I want to be disciplined. As I find in myself many inappropriate desires, I want to manage them well and not be controlled by them but by my mind. If I want to be disciplined, is it wrong to run 12 hours to this end? I have always desired this virtue, as I assume does. Thinking through this reason helped me finish the race. If I want discipline, then running in a circle is a good way to cultivate it; running is just my favored mean to this end because of other reasons, such as it being inspirational to others, a challenging pursuit, provides contentment, and it is also a gift from God. So ultimately, I think I run for discipline. It is a virtue which drives me to run when it is uncomfortable, whether I am tired in the morning, hot at high-noon, or lonely on a long-run. Identifying this reason, I thought, “this race is perfect for me.” Discipline awaited me.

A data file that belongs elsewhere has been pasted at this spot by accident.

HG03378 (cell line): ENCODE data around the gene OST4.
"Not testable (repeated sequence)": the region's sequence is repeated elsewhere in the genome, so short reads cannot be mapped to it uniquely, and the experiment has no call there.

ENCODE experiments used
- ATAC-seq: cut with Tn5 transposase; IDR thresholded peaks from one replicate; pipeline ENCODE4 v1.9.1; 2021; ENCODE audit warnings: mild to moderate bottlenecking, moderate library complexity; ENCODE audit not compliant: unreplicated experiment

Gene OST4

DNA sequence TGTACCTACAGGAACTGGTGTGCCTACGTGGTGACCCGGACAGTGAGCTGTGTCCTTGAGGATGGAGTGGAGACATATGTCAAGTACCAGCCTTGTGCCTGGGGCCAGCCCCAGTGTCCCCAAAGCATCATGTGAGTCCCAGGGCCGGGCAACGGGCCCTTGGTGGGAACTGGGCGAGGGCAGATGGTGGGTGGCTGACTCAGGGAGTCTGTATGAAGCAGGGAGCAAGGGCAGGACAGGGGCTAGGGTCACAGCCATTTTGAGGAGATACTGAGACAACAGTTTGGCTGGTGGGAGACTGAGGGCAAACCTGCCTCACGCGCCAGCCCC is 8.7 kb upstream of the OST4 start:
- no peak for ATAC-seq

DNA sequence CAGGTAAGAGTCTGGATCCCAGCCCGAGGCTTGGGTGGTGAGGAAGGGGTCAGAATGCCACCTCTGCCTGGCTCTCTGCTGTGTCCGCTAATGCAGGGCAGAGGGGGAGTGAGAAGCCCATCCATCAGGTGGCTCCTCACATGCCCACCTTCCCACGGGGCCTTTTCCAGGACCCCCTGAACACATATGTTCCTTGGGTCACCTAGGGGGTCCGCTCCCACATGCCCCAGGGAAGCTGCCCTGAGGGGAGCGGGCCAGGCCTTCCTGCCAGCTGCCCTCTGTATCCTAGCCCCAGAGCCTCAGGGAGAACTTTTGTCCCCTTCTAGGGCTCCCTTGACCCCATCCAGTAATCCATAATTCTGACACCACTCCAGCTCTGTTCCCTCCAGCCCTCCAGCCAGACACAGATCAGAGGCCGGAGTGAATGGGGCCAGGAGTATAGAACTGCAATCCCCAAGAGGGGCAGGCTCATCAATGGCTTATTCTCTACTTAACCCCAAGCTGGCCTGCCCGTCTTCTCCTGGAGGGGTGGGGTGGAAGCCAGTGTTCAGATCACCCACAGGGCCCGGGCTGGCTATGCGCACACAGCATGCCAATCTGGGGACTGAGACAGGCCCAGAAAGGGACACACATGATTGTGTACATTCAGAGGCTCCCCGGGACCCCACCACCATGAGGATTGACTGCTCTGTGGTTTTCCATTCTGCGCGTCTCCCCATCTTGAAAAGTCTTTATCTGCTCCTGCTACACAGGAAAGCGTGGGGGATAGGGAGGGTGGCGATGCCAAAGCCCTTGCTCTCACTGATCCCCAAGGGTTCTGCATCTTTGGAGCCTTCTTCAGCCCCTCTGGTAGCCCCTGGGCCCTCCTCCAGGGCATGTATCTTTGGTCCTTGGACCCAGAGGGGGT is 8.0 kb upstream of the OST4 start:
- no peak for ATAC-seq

Though the race was sort of a failure, it was sort of a success. I learned it takes much more than being fit to run in a circle. And I learned the that discipline is a virtue which justifies running.

12 Hours

At 4:00 a.m. Saturday morning an alarm went off for two sleepy people in a very warm bed. We got up, made coffee, packed up a few remaining things we didn’t pack the night before, and by 4:30 we were on the road to Timișoara. It was about a three and a half hour drive to Parcul Copiilor, or the Children’s Park, in which there was a paved one-kilometer track. Sam would run around that track all day.

Getting Ready


Some time ago Sam signed up to run the S24H race and he has been training for several weeks. Runners could sign up to run 12, 24, or 48 hours around the approximately one-kilometer track! Sam signed up for the 12-hour race, and at 9:00 a.m. he began running his first lap.

Sam’s First Ultra, January 2016